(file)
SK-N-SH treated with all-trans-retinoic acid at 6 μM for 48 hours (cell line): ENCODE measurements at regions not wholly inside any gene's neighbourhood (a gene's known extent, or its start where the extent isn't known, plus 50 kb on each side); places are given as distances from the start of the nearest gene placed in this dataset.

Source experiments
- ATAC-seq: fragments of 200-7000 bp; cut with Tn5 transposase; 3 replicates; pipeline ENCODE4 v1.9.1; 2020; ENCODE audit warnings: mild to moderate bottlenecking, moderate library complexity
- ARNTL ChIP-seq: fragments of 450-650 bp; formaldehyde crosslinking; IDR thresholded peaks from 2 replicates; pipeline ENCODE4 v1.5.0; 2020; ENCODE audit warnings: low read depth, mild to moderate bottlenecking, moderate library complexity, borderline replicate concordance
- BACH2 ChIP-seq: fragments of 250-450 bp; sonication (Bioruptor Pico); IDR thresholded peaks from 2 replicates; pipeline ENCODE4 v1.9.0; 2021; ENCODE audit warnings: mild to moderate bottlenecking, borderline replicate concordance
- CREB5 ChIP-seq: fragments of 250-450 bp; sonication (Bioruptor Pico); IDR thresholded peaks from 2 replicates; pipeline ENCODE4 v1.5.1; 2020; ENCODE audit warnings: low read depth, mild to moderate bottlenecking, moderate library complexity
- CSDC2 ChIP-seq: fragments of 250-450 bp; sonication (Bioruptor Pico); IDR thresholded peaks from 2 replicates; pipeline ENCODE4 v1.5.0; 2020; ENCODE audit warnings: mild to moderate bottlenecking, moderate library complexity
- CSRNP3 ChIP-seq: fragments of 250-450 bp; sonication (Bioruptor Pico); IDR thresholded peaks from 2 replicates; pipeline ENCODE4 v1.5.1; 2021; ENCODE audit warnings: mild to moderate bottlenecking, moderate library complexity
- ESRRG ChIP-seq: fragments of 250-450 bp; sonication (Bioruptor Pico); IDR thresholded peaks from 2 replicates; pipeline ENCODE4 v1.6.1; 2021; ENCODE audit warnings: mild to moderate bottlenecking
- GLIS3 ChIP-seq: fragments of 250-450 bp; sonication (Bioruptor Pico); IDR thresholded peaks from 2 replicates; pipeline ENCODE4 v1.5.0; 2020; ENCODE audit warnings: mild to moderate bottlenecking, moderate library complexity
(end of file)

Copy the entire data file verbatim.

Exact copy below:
SK-N-SH treated with all-trans-retinoic acid at 6 μM for 48 hours (cell line): ENCODE measurements at regions not wholly inside any gene's neighbourhood (a gene's known extent, or its start where the extent isn't known, plus 50 kb on each side); places are given as distances from the start of the nearest gene placed in this dataset.

Source experiments
- ATAC-seq: fragments of 200-7000 bp; cut with Tn5 transposase; 3 replicates; pipeline ENCODE4 v1.9.1; 2020; ENCODE audit warnings: mild to moderate bottlenecking, moderate library complexity
- ARNTL ChIP-seq: fragments of 450-650 bp; formaldehyde crosslinking; IDR thresholded peaks from 2 replicates; pipeline ENCODE4 v1.5.0; 2020; ENCODE audit warnings: low read depth, mild to moderate bottlenecking, moderate library complexity, borderline replicate concordance
- BACH2 ChIP-seq: fragments of 250-450 bp; sonication (Bioruptor Pico); IDR thresholded peaks from 2 replicates; pipeline ENCODE4 v1.9.0; 2021; ENCODE audit warnings: mild to moderate bottlenecking, borderline replicate concordance
- CREB5 ChIP-seq: fragments of 250-450 bp; sonication (Bioruptor Pico); IDR thresholded peaks from 2 replicates; pipeline ENCODE4 v1.5.1; 2020; ENCODE audit warnings: low read depth, mild to moderate bottlenecking, moderate library complexity
- CSDC2 ChIP-seq: fragments of 250-450 bp; sonication (Bioruptor Pico); IDR thresholded peaks from 2 replicates; pipeline ENCODE4 v1.5.0; 2020; ENCODE audit warnings: mild to moderate bottlenecking, moderate library complexity
- CSRNP3 ChIP-seq: fragments of 250-450 bp; sonication (Bioruptor Pico); IDR thresholded peaks from 2 replicates; pipeline ENCODE4 v1.5.1; 2021; ENCODE audit warnings: mild to moderate bottlenecking, moderate library complexity
- ESRRG ChIP-seq: fragments of 250-450 bp; sonication (Bioruptor Pico); IDR thresholded peaks from 2 replicates; pipeline ENCODE4 v1.6.1; 2021; ENCODE audit warnings: mild to moderate bottlenecking
- GLIS3 ChIP-seq: fragments of 250-450 bp; sonication (Bioruptor Pico); IDR thresholded peaks from 2 replicates; pipeline ENCODE4 v1.5.0; 2020; ENCODE audit warnings: mild to moderate bottlenecking, moderate library complexity